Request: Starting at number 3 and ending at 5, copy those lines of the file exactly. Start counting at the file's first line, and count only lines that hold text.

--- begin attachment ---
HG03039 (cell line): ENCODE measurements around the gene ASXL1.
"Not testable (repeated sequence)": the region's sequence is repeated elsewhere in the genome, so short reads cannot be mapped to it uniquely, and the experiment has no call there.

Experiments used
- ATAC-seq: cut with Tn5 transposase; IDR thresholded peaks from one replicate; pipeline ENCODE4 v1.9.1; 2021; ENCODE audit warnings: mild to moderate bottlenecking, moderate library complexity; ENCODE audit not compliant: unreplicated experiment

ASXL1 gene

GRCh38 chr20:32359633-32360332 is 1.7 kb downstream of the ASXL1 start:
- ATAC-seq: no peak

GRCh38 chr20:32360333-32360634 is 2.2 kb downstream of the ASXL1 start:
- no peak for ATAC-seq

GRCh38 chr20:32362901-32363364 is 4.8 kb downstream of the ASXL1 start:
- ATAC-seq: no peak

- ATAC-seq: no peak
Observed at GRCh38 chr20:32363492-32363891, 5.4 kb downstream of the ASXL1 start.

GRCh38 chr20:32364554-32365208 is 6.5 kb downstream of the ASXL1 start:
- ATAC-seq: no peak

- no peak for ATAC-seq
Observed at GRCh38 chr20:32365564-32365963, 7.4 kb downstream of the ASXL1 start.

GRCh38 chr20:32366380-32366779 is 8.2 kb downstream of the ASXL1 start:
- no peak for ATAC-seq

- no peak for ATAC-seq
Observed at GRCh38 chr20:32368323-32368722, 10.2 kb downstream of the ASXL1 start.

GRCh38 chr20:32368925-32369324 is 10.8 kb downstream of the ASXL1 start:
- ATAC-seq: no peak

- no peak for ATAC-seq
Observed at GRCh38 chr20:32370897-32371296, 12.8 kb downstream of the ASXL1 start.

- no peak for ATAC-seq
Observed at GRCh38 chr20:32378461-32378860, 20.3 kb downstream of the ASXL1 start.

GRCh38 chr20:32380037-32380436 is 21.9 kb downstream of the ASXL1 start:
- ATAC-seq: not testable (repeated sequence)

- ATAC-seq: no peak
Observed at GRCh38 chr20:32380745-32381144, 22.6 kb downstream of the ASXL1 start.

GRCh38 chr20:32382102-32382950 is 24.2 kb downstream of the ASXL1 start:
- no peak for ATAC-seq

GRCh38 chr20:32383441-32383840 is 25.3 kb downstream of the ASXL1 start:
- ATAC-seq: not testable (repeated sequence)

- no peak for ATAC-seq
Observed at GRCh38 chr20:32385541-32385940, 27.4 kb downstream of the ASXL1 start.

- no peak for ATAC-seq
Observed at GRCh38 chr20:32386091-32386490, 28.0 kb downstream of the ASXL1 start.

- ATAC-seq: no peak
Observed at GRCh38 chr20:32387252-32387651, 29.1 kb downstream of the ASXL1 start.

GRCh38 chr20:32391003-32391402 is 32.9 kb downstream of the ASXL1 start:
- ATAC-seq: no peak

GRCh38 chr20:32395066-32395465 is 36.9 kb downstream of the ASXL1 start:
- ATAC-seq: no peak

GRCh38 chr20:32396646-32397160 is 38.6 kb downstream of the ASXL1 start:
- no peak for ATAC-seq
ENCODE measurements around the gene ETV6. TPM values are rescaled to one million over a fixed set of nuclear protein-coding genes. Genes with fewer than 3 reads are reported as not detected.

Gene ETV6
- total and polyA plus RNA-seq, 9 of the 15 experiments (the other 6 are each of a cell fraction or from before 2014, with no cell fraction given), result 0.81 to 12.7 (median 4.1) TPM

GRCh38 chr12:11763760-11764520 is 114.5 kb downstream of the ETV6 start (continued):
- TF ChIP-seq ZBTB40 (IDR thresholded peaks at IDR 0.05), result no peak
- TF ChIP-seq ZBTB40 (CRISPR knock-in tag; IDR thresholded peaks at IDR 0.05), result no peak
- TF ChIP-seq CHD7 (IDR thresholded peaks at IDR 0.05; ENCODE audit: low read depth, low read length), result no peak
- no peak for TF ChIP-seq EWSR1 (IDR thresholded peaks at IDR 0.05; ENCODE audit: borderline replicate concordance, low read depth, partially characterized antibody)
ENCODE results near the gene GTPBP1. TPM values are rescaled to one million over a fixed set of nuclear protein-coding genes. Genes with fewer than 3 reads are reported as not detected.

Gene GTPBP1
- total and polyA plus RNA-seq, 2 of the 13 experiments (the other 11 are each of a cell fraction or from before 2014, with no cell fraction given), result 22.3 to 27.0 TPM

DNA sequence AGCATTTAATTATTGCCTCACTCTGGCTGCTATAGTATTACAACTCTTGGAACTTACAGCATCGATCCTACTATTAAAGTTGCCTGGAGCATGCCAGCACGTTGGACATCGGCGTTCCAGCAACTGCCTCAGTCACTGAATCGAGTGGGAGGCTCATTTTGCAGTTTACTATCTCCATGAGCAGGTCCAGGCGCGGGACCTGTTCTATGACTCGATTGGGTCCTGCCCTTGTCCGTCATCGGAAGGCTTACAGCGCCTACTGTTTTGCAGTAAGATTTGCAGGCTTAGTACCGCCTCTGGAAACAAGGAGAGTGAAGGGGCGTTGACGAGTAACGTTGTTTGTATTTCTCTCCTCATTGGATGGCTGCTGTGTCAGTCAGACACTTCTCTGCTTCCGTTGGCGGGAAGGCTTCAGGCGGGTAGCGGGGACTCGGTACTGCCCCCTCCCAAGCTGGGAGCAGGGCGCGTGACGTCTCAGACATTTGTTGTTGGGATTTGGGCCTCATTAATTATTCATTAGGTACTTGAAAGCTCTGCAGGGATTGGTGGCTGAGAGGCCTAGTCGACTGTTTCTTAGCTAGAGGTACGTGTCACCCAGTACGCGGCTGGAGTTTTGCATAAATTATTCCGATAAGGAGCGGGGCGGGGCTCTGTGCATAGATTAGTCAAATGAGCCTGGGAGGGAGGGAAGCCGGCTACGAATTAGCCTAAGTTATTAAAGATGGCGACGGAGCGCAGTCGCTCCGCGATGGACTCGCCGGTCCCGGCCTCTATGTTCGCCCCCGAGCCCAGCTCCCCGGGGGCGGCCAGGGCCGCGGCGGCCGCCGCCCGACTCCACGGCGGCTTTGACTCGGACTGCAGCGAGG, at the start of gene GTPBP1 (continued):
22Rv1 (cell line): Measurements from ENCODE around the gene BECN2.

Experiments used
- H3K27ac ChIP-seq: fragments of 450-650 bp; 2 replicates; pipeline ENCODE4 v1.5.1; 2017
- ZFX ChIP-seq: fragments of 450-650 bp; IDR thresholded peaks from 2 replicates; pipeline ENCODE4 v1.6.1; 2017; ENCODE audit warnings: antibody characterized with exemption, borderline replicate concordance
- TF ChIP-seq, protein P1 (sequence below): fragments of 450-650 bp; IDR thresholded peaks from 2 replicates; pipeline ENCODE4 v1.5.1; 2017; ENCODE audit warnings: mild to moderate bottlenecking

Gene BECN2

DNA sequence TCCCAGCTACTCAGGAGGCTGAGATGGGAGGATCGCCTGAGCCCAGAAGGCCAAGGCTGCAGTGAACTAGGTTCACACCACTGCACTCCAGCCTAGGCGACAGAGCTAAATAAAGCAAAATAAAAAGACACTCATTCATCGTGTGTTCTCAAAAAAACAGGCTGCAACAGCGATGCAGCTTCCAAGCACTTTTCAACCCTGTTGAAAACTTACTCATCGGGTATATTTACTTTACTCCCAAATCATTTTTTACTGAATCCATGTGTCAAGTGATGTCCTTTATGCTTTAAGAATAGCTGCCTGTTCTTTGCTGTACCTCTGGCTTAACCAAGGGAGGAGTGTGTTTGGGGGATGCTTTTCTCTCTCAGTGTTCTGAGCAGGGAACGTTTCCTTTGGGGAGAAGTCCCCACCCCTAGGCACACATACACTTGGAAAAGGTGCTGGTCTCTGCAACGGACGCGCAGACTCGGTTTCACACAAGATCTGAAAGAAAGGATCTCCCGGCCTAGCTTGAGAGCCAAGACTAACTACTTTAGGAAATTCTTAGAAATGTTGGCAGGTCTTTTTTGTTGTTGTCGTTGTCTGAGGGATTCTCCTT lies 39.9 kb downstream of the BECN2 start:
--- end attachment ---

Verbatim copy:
Experiments used
- ATAC-seq: cut with Tn5 transposase; IDR thresholded peaks from one replicate; pipeline ENCODE4 v1.9.1; 2021; ENCODE audit warnings: mild to moderate bottlenecking, moderate library complexity; ENCODE audit not compliant: unreplicated experiment

ASXL1 gene